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Elite on the BBC Micro and NES

Versions of Acornsoft Elite

There are quite a few different versions of Elite for the range of 8-bit Acorn computers, all of which are analysed on this site. This page contains a summary of all the main variants, in the order of their release (click on the links below for more information about each particular version).

For more detailed analysis, the feature comparison table compares all of the official Acornsoft versions in greater depth. There's also a page listing all the different variants, which covers every minor variant of the game, along with disc images for use in emulators or on real hardware, and links to versions you can play in your browser.

  • The BBC Micro Model B cassette version is the standard, entry-level version of the original Elite. This was the one that I fell in love with back in 1984, and it still amazes me to this day. BBC Micro cassette Elite screenshot
  • The BBC Micro Model B disc version is an enhanced version that looks and plays just like the cassette version, but contains a number of extra features that make it the canonical version of Acornsoft Elite. These include: lots of additional ship types, the Dodo space station, mining and military lasers, two missions, a proper docking computer, the ability to search for systems by name, a glimpse of the ship hangar when docking, and Bitstik support. BBC Micro disc Elite screenshot
  • Although it isn't a BBC-branded machine, the Acorn Electron is very much cut from the same cloth, so it's no surprise that Elite was released for the Electron very soon after the original BBC Micro version. The Electron version is essentially a cut-down version of BBC Micro cassette Elite that's missing the split-screen mode, suns and Thargoids, but is otherwise still very much Elite. Electron Elite screenshot
  • The version for the BBC Micro with a 6502 Second Processor has all the features of the BBC Micro disc version of Elite, but with a four-colour space screen, an eight-colour dashboard, and no waiting around for things to load from disc. It also supports more ships in the local bubble (up to 18 ships, compared to a maximum of 10 in the BBC Micro cassette and disc versions) which it can handle due to the faster 65C02 processor, and it has some unique features, such as a scrolling text demo, printer support and the ability to take screenshots. BBC Micro 6502 Second Processor Elite screenshot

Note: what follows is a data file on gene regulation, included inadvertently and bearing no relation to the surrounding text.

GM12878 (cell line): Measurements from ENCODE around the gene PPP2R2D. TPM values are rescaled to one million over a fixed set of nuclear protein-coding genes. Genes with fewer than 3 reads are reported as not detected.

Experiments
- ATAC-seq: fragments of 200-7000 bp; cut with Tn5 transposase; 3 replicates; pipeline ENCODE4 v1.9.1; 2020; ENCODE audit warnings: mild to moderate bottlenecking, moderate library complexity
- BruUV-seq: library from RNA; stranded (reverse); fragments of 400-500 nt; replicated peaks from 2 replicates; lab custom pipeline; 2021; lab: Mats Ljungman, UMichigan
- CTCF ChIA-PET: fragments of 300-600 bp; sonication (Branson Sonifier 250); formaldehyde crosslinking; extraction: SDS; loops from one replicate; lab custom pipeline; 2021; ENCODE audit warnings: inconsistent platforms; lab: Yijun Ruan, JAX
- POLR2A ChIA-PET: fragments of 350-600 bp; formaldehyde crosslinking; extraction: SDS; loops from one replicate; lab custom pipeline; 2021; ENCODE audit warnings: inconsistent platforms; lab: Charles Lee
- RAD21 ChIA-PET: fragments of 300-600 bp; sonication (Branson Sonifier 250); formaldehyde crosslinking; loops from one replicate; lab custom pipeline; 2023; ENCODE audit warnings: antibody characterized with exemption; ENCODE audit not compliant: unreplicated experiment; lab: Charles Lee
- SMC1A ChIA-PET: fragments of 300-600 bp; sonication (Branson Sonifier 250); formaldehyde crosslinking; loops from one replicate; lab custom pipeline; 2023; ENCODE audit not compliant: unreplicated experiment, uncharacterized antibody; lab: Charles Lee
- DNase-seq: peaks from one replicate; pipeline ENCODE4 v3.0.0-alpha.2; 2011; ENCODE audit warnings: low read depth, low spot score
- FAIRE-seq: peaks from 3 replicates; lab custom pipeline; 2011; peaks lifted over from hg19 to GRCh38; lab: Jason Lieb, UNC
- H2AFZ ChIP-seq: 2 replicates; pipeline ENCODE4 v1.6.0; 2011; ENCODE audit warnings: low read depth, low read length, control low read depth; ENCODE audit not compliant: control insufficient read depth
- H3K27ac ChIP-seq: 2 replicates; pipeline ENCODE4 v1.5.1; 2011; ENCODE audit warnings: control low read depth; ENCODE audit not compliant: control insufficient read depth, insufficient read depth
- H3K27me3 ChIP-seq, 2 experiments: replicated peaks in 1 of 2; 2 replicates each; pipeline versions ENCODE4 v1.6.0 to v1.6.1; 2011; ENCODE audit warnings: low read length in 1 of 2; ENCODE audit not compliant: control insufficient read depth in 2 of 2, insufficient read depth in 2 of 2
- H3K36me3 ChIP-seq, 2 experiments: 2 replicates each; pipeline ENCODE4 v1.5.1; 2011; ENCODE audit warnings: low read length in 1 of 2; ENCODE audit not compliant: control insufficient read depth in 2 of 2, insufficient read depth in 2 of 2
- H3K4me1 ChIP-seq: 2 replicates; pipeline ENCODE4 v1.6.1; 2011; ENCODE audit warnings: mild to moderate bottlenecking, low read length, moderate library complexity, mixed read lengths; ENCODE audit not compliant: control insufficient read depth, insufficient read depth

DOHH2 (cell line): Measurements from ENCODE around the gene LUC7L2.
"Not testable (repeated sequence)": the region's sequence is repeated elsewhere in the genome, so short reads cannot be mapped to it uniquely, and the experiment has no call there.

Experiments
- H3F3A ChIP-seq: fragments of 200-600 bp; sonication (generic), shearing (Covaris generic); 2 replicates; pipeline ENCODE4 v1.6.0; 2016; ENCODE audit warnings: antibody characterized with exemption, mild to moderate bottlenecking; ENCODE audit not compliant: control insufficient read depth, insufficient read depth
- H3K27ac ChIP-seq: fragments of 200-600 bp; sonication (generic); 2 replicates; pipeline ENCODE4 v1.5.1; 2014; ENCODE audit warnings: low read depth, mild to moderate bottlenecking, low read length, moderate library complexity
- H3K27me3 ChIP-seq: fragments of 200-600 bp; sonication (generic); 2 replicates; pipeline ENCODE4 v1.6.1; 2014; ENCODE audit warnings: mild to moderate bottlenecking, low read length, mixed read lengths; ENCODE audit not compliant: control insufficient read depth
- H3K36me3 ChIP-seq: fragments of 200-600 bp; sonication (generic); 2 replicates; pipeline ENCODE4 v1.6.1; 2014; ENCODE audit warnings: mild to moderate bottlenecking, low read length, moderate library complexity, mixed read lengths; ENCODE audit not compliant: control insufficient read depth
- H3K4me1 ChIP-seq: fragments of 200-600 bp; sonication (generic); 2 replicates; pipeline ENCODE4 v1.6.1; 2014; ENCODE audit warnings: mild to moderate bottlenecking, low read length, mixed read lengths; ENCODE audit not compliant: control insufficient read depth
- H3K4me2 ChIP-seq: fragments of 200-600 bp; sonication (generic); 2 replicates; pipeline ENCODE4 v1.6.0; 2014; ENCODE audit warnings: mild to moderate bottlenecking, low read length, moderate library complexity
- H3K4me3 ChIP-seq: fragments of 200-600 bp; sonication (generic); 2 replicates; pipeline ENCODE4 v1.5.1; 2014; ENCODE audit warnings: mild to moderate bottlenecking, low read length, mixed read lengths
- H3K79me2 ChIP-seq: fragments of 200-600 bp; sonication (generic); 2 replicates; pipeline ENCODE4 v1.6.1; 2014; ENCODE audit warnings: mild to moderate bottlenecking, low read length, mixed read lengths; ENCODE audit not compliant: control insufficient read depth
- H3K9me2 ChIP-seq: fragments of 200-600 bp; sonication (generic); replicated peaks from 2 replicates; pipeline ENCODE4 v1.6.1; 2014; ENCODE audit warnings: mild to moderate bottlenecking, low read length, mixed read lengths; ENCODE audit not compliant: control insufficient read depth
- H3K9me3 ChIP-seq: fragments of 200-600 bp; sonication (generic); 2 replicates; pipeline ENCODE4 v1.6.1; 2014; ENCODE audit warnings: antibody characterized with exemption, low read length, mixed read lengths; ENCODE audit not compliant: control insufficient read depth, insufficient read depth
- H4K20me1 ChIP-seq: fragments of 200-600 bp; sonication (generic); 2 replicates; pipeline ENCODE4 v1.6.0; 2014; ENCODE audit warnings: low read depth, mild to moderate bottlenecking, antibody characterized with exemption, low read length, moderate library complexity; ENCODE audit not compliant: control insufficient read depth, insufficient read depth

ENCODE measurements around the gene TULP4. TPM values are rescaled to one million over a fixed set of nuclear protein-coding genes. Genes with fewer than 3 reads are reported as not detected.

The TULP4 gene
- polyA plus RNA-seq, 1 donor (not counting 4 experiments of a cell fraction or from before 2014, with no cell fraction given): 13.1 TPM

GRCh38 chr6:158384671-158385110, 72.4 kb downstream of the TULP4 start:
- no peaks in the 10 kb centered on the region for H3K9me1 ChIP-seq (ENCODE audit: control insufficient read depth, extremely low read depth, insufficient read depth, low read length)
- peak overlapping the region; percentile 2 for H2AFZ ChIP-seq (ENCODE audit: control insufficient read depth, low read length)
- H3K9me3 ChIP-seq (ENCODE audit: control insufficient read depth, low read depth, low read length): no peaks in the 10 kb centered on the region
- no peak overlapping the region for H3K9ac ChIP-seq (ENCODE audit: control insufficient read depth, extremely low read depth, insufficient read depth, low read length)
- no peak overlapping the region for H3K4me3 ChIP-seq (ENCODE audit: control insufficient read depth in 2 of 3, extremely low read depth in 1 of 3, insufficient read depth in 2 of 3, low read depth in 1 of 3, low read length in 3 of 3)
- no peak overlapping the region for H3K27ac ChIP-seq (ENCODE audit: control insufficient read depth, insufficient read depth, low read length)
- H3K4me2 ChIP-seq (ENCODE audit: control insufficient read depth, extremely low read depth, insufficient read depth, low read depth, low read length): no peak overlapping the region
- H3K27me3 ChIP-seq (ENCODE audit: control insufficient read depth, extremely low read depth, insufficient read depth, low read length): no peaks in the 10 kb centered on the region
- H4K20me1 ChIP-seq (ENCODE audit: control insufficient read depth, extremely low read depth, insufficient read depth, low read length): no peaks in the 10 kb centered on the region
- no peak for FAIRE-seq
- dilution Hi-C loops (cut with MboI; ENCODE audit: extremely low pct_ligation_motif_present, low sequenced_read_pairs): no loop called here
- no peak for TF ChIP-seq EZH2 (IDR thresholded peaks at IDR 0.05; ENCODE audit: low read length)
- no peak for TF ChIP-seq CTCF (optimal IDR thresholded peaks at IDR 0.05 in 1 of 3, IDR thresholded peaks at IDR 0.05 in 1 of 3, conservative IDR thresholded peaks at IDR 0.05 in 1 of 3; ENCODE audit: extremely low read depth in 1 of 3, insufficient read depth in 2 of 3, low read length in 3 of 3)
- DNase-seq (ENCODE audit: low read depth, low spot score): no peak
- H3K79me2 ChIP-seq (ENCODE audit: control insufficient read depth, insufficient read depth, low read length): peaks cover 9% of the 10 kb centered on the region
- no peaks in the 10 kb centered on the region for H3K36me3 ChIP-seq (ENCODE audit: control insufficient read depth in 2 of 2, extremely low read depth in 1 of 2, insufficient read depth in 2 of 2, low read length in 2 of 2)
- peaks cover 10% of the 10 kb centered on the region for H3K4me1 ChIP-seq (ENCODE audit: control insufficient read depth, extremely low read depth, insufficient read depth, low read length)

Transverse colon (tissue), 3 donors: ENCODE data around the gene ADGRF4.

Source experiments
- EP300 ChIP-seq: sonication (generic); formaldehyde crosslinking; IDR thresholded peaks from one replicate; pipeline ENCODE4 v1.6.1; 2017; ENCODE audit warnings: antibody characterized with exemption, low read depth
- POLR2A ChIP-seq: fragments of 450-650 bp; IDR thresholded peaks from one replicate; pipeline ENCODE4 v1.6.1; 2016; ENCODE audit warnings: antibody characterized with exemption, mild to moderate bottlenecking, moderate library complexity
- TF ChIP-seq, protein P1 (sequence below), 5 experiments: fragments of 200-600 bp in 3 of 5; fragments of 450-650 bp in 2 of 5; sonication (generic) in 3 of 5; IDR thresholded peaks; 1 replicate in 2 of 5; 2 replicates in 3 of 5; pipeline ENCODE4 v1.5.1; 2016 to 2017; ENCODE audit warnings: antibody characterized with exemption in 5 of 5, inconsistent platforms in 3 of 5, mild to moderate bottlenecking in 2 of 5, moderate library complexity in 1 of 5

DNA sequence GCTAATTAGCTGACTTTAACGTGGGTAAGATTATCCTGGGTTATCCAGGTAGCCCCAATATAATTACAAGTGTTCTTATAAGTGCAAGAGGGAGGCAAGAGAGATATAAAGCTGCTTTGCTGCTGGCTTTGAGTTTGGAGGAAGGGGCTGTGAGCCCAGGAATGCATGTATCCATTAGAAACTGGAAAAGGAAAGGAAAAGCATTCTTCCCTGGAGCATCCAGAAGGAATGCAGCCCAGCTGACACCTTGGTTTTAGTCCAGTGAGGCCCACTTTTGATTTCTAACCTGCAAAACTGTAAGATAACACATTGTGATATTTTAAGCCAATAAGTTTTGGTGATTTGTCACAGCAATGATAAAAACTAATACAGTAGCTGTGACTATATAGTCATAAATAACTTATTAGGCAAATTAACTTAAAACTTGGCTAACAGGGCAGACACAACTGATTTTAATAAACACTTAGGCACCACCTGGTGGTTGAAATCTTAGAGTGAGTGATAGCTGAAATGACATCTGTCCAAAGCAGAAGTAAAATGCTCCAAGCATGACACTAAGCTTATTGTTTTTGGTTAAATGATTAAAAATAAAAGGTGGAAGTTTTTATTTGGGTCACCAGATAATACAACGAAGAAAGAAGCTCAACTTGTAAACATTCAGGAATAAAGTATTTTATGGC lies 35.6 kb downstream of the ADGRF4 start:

• The version for the BBC Master is pretty similar to the 6502 Second Processor version, though it lacks some features while adding a few unique twists of its own. While it doesn't enjoy the same speed increase over the BBC Micro as the 6502 Second Processor version, it does have an improved ship-drawing routine that noticeably reduces flicker. BBC Master Elite screenshot
  • The BBC Master Compact version was released by Superior Software, rather than Acornsoft. Not surprisingly, it is almost identical to the BBC Master version, but it supports the Compact's digital joystick, as well as the Compact's single ADFS floppy drive. BBC Master Elite screenshot
  • The Executive version is essentially the 6502 Second Processor version, but with a different font, a maxed-out default commander and support for a speech synthesiser. This version was never officially released. BBC Micro Elite Executive version screenshot
  • Finally, no list of BBC Micro Elite versions would be complete without mentioning Elite-A, Angus Duggan's extended version of BBC Micro disc Elite. In the late 1980s, only a few years after the original game was launched, Angus took the BBC Micro disc version, decrypted it, and disassembled it using his own hand-rolled assembly ROM fitted to a BBC Micro with a 6502 Second Processor. He then reassembled it (again with his own ROM), but only after adding an impressive array of extra features, including a unique set of new ship designs, the ability to buy and fly a selection of different ships, special cargo transport missions, an encyclopedia packed full of Elite lore, a faster version that runs on the 6502 Second Processor, and more. It's an 8-bit coding tour de force. Elite-A screenshot